"Well," he said finally, "you two have been busy little bees, haven't you? I'll keep the warning in mind, Lois. The last thing Metropolis needs is to have a royal Prince assassinated under our collective noses. I'd like copies of those photos, and I won't even ask how the Daily Planet got them, since I'm sure you won't tell me. It wouldn't, by any chance, have anything to do with that assault on Kent you reported earlier, would it? Never mind, don't bother to answer that. If any of his things turn up, we'll let you know. Thanks for the tip."

At five-thirty the elevator chimed its arrival, and Lois looked up in time to see her mother step out. Oh, great. This was exactly what she needed.

Clark glanced questioningly at her, and she realized she had muttered the words aloud. She inclined her head toward Ellen, who was descending the ramp toward them in a businesslike fashion. "My mother. You call her Ellen."

He nodded, and turned to greet Lois's mother with a smile. "Hi, Ellen. What brings you here?"

"My God, Clark, you look terrible!" were the first words out of Ellen's mouth. "What on earth happened to you?"

Diplomacy was definitely not her mother's strong point, Lois reflected. She mentally counted to ten and spoke up. "Mother, I told you, Clark was mugged yesterday."

"Well, that's no reason he couldn't shave," Ellen pointed out. "He looks like some transient straight out of Skid Row."

"That's for our investigation," Lois said. "Never mind Clark's beard. Is something wrong?"

"No. I was in the area, and I wanted to make sure you didn't forget we were going to meet over at the hospital at six-thirty."

"We haven't forgotten," Clark assured her. "How is Lucy doing?"

"Much better, thank you, Clark. Now, my nerves are another story. What with not being able to get hold of Lois at all yesterday, I've never had a worse two days in my life. I had to double my tranquilizers, and you know medications are expensive. If--"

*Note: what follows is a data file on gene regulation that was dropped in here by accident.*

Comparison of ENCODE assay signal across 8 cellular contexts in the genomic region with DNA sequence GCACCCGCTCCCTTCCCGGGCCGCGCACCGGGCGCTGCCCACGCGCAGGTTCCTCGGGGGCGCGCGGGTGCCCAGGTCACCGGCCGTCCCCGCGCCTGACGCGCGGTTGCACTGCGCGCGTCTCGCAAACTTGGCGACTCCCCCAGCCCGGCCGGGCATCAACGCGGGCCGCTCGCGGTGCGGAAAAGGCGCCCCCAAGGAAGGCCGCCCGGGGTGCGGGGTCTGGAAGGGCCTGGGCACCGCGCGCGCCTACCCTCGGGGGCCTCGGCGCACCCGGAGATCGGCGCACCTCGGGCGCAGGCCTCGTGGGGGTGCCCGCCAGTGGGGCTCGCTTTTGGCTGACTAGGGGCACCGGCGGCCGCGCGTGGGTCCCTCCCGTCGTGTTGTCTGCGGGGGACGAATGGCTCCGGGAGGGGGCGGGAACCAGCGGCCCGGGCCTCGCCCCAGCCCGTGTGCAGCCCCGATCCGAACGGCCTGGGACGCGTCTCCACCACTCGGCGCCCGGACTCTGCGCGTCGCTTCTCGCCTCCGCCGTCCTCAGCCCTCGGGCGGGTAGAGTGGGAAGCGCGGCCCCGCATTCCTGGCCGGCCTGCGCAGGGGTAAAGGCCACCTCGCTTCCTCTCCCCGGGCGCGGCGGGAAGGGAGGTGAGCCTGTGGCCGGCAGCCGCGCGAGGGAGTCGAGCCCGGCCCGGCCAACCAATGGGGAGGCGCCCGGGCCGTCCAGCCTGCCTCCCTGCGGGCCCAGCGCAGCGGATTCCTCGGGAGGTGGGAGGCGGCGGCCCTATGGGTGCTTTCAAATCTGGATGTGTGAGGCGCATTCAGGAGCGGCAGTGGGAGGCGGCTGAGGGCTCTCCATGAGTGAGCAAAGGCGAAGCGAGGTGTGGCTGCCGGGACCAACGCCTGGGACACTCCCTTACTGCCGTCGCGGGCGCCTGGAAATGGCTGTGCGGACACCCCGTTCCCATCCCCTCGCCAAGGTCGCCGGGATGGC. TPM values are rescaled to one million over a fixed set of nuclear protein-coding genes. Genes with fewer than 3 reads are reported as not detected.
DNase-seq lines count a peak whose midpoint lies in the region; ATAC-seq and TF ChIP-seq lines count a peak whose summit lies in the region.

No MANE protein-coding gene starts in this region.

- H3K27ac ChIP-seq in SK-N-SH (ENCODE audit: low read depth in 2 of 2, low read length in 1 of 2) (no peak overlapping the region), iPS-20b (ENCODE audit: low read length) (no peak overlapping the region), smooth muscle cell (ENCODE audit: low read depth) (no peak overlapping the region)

"Lois!" Perry strode up to the desk. "I need that article on the Wilson case. Are they going to appeal, or ...Oh, hello, Mrs. Lane."

Ellen smiled at the editor. "Hello, Mr. White. I just dropped by to see Lois. Her sister is in the hospital, you know, with--"

"I heard," Perry said. "I hope she's feeling better. You'll pardon me, Mrs. Lane, but we're on a deadline. I need Lois to finish her article and get it to me so I can edit it before we go to press."

"I'm on it, Perry," Lois said. "We'll talk later, Mother. Six-thirty in the hospital lobby, sharp. All right?"

When Ellen had left, Lois said," I already sent you that piece, Perry."

"I know you did, sweetie," Perry said. "I figured you needed help, by your expression."

"I did. Thanks for the rescue."

"Only a temporary reprieve, I'm afraid," Perry said. "But you're welcome. Any more on that other thing?"

"Some. Jimmy got hold of Jack Olsen at the N.I.A. He's checking on Van Doren's background. He says he has a feeling he's seen him before, but he doesn't know where."

"Hmm. That's interesting."

"Yes, it is. Wouldn't it be something if he turned out to be an enemy agent? And we'd have the story."

"Don't count your stories before they're hatched," Perry advised her. "I take it you're going to the game tomorrow. You still have to get that interview with the Prince."

"Wouldn't miss it," Lois said.

"See to it that you don't. But try not to get in the way of any stray bullets, okay? I nearly lost one of my best reporters yesterday. I don't want to go through it again. Next time I might not be so lucky."

. . . . .

Punctually at 6:30, they met Ellen Lane in the lobby of Metropolis General Hospital. The busy hospital had an impersonal air, Lois thought. Staff members hurried past as she, Clark and her mother waited before the bank of elevators. The sound of an approaching siren cut off abruptly when an ambulance entered the hospital zone. A loudspeaker paged Dr. Everard to come to Emergency at once, and a pair of young women in pink uniforms emerged from the elevator that opened in front of Lois, giggling and chattering about a Dr. Jernigan, who apparently, at least in the opinion of the young women, resembled Superman and was the object of the adoration of the whole class. Belatedly Lois noticed their nametags and realized they were nursing students from NTSU, here for their clinical experience.

They rode the elevator to the fourth floor and found Lucy's room. Ellen entered first, and stopped at the sight of her youngest daughter navigating her shaky way across the floor from the small lavatory toward her bed, rolling an IV pole along beside her.

"Well," she said, "I see they've got you up walking. How are you feeling?"